My guest this week says that when he gives talks, he often says that writing a novel is the literary equivalent to composing a symphony. He describes how his lead characters are like the principal instruments, plotting the crescendos on paper beforehand (not unlike to an idea I sketched out in my first Nail Your Novel book – drawing the characters’ parts on manuscript paper, like a score). One of his novels is set in 1940 and music pervades the whole narrative, especially as the principal characters are musicians. There is music for each character’s mental signature, music for particular moments, music that helped him retune if he felt his grasp on the story slipping. And watch out for a track with a simply sublime title: And In The Endless Pause There Came The Sound of Bees. He is playwright, actor and award-winning author Jason Hewitt and he’s on the Red Blog with his Undercover Soundtrack.
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‘Everything about the characters was held within these notes’ – The Undercover Soundtrack, Jason Hewitt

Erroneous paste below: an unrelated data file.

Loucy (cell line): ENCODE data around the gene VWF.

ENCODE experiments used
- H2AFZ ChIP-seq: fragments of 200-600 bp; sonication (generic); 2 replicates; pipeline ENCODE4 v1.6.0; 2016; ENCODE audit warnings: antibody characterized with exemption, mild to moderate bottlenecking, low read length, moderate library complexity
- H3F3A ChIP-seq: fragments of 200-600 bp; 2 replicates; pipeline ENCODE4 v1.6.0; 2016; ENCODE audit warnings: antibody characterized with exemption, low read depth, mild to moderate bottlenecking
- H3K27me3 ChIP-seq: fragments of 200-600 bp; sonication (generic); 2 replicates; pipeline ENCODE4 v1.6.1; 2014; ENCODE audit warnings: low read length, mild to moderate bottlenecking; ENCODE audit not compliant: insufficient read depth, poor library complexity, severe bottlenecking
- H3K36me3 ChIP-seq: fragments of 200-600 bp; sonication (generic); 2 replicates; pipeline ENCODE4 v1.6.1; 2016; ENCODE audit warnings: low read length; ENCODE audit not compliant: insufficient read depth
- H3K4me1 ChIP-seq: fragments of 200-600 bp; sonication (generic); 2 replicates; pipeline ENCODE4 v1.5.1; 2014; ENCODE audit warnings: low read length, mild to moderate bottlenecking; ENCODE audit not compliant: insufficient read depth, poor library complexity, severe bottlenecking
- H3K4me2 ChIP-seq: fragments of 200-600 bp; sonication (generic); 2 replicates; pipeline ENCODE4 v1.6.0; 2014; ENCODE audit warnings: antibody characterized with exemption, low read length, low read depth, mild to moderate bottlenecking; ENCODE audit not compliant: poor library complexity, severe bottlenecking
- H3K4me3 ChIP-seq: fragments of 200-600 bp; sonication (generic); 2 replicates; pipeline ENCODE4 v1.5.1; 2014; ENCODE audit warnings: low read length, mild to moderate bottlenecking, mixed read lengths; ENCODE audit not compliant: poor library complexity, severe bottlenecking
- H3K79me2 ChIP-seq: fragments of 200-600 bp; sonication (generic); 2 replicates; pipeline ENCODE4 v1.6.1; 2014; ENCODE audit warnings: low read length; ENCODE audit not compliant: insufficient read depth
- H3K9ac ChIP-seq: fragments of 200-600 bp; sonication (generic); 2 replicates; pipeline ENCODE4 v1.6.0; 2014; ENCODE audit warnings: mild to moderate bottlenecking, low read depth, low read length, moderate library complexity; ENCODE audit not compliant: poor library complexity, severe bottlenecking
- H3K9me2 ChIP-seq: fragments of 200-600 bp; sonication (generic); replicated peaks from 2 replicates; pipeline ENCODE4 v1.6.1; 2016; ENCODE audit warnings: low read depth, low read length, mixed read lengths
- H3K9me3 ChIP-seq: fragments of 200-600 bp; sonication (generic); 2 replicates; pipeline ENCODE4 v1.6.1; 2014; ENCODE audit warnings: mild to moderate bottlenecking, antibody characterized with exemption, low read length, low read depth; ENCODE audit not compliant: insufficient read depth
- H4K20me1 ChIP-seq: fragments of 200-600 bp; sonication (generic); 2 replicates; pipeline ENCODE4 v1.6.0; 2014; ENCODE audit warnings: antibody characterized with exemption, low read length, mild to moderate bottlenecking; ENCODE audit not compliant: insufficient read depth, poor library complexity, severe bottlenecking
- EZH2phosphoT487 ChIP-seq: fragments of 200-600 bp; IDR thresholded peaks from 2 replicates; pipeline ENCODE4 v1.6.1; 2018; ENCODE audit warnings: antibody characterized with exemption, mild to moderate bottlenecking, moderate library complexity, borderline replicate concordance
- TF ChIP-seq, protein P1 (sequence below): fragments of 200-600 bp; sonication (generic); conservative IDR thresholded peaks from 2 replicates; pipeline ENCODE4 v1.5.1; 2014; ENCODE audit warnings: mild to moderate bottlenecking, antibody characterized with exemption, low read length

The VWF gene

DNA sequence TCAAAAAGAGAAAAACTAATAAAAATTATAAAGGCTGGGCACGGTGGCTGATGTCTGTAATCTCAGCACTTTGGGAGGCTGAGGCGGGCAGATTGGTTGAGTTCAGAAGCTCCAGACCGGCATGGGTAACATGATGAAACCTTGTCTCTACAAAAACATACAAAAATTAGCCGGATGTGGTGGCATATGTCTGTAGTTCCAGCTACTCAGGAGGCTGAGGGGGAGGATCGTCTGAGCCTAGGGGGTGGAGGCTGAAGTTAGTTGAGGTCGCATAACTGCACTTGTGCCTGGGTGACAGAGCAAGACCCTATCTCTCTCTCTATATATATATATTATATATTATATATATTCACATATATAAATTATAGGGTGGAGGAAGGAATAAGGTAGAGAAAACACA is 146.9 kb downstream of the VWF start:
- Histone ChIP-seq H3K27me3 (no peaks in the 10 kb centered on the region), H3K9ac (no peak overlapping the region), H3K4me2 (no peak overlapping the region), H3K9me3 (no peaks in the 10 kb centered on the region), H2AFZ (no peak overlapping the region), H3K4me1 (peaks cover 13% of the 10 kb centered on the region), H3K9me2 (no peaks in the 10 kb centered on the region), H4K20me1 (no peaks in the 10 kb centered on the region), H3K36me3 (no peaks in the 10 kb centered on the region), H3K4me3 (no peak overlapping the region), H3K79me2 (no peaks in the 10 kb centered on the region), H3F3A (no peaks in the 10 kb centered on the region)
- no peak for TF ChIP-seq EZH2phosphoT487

- Personal journeys: 2 posts about writing Not Quite Lost and memoir – Joanna Penn and Clare Flynn September 18, 2017
- ‘Intense mystical dreams, an obsession with TS Eliot, and music’ – The Undercover Soundtrack, Vivienne Tuffnell September 17, 2017
- Editing as creative development – guest post at Ingram Spark September 14, 2017
- Bill Bryson, Lewis Carroll logic and cryonics – interview about Not Quite Lost at Andrea Darby’s blog September 7, 2017
- Readers’ reasons; writers’ reasons – do they ever agree? September 3, 2017
- ‘Things fall apart … hearts rip open’ – The Undercover Soundtrack, Caroline Leavitt August 16, 2017
- The end of exploration – on writing a book where you can’t make things up August 13, 2017